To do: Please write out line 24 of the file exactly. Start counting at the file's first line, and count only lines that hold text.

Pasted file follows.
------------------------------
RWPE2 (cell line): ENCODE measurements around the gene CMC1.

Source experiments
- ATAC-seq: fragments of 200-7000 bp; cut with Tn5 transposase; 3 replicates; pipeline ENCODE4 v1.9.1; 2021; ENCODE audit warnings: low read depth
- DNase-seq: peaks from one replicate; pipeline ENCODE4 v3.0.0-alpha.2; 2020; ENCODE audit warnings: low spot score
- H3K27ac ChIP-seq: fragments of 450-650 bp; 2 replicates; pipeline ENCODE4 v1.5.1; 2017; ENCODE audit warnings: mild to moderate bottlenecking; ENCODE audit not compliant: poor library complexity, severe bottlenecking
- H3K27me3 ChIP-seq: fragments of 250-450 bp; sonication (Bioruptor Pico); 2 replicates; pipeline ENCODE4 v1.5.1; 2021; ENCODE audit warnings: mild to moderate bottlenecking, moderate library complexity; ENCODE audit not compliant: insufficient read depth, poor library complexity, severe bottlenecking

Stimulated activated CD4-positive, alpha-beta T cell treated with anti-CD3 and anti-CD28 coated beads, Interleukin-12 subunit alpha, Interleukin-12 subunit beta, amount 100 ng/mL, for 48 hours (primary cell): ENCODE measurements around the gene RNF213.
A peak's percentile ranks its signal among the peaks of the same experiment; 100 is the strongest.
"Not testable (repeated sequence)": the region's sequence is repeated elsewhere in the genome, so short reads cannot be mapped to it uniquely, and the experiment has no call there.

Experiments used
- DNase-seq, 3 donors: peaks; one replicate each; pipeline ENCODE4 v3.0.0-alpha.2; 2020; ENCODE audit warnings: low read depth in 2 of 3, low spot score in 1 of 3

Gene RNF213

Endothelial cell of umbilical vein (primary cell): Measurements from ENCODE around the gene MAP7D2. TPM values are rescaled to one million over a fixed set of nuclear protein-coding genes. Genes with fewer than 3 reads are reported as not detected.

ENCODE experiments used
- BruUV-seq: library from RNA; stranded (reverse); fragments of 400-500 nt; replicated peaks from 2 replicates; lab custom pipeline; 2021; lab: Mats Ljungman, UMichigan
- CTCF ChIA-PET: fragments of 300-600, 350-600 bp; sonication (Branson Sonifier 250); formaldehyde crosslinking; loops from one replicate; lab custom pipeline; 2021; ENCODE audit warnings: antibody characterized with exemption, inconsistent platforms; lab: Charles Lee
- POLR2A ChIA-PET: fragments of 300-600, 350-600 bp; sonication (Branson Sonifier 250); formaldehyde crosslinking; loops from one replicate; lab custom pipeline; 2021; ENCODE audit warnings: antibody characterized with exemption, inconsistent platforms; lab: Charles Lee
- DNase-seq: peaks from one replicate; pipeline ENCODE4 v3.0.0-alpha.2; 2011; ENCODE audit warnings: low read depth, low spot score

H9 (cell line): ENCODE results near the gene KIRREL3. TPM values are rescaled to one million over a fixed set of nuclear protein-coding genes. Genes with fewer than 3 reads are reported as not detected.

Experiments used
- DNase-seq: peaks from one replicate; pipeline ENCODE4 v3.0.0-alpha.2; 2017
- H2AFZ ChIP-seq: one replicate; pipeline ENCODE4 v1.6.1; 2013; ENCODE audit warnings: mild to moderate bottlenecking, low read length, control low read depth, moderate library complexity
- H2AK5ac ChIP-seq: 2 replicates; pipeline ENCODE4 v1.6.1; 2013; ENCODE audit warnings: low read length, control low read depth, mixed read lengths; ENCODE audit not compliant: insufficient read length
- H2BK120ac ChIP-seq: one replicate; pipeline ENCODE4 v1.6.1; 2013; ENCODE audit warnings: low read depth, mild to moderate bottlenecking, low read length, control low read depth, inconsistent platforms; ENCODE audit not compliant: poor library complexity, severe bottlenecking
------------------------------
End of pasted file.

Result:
- H2BK120ac ChIP-seq: one replicate; pipeline ENCODE4 v1.6.1; 2013; ENCODE audit warnings: low read depth, mild to moderate bottlenecking, low read length, control low read depth, inconsistent platforms; ENCODE audit not compliant: poor library complexity, severe bottlenecking